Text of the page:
When it is desired to provide a totally random distribution of the sequence of needle positions, all plugs can be removed from the matrix 60. It should be noted that the previously described limiting movement within preset magnitude differences and continued movement until a selected signal is reached will be operable as well in the random system as the signal that is randomly selected may be outside the present maximum range and, if so, it will be retained as the selected signal until the system steps to it in the same manner as described in the condition when a plug predesignates the selected signal.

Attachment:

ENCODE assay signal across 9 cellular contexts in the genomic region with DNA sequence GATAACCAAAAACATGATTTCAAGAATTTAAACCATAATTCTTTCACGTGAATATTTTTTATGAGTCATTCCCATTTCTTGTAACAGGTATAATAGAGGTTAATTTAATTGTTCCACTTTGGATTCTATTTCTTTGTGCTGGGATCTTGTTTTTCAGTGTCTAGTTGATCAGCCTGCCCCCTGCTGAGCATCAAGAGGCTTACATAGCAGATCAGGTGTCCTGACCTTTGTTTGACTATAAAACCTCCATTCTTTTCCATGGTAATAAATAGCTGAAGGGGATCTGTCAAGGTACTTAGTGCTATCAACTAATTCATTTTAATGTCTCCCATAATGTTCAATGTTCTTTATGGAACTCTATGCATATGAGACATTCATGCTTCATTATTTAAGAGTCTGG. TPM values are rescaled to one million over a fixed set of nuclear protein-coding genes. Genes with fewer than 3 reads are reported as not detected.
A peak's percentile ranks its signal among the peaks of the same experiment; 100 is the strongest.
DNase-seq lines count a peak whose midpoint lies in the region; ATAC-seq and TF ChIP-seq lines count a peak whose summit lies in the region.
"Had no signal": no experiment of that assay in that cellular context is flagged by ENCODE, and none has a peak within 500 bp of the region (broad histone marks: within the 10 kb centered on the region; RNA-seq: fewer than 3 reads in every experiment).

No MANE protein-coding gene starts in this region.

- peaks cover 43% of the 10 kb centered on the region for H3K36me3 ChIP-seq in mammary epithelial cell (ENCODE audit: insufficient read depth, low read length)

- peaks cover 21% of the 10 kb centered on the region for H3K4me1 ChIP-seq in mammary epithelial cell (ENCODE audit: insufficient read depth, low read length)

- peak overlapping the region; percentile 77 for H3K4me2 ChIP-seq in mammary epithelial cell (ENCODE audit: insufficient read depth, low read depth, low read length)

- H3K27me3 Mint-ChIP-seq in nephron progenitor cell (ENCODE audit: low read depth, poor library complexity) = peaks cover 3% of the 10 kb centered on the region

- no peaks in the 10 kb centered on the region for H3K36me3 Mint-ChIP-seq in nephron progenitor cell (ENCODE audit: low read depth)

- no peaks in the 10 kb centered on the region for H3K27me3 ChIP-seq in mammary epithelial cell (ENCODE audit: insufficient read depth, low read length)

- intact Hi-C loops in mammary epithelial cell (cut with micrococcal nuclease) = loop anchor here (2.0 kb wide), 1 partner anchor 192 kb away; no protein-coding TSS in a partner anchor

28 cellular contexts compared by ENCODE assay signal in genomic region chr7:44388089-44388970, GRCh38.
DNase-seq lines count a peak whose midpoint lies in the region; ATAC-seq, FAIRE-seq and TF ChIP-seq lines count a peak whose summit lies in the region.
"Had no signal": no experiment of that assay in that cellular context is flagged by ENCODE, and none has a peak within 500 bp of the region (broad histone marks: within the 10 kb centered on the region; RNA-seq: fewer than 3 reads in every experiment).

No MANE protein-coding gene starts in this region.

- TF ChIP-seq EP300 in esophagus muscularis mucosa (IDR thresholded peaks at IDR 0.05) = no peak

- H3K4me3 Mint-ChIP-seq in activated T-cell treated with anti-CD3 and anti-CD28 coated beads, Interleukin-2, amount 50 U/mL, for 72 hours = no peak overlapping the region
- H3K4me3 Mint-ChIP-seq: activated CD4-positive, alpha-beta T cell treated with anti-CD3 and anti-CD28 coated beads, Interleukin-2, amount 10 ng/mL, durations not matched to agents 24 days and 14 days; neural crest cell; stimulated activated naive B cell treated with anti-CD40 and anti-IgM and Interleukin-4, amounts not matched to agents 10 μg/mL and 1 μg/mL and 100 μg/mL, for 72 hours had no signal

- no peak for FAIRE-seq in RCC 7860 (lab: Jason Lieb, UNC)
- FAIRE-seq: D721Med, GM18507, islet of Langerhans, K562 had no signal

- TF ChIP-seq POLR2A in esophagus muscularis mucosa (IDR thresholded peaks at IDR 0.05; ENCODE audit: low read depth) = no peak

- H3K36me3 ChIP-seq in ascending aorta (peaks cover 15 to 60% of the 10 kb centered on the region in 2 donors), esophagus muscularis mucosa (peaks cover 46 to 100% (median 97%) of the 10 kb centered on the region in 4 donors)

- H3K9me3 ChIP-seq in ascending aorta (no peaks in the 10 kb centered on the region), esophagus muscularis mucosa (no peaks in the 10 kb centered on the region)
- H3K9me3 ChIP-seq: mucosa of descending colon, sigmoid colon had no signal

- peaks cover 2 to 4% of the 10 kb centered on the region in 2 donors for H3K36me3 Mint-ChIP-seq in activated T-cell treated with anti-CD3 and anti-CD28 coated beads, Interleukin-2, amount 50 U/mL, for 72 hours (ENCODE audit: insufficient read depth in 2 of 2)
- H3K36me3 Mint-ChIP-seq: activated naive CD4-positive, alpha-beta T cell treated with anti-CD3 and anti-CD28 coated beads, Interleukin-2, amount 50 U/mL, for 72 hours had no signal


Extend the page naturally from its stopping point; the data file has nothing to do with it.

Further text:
The electrical control system includes means to prevent an inadvertent pulsing as the machine is stopped, which could occur if the magnetic element 75 on the drive shaft disk 76 happens to move reversely slightly past the first proximity switch 74 as a reaction to stopping, such as could occur when stopping occurs when the weight of the needle bar H is raised with the eccentrics L in an offset position, thereby applying a reverse rotation force to the shaft M. Such inadvertent indexing is prevented by providing a second proximity switch 108 located at an arcuate spacing from the first proximity switch 74 for response to the same magnetic element 75. The pulse from this second proximity switch 108 is cleaned by a second pulse conditioner 109 and provides the reset input to the aforementioned flipflop 96. Thus, when the magnetic element 75 has passed the first proximity switch 74 and caused indexing, the flipflop 96 will prevent a second pulse to pass until the magnetic element 75 has passed the second proximity switch 108 to reset the flipflop 96. The spacing between the proximity switches can be such that inadvertent incremental backup and second energizing of the first proximity switch cannot occur.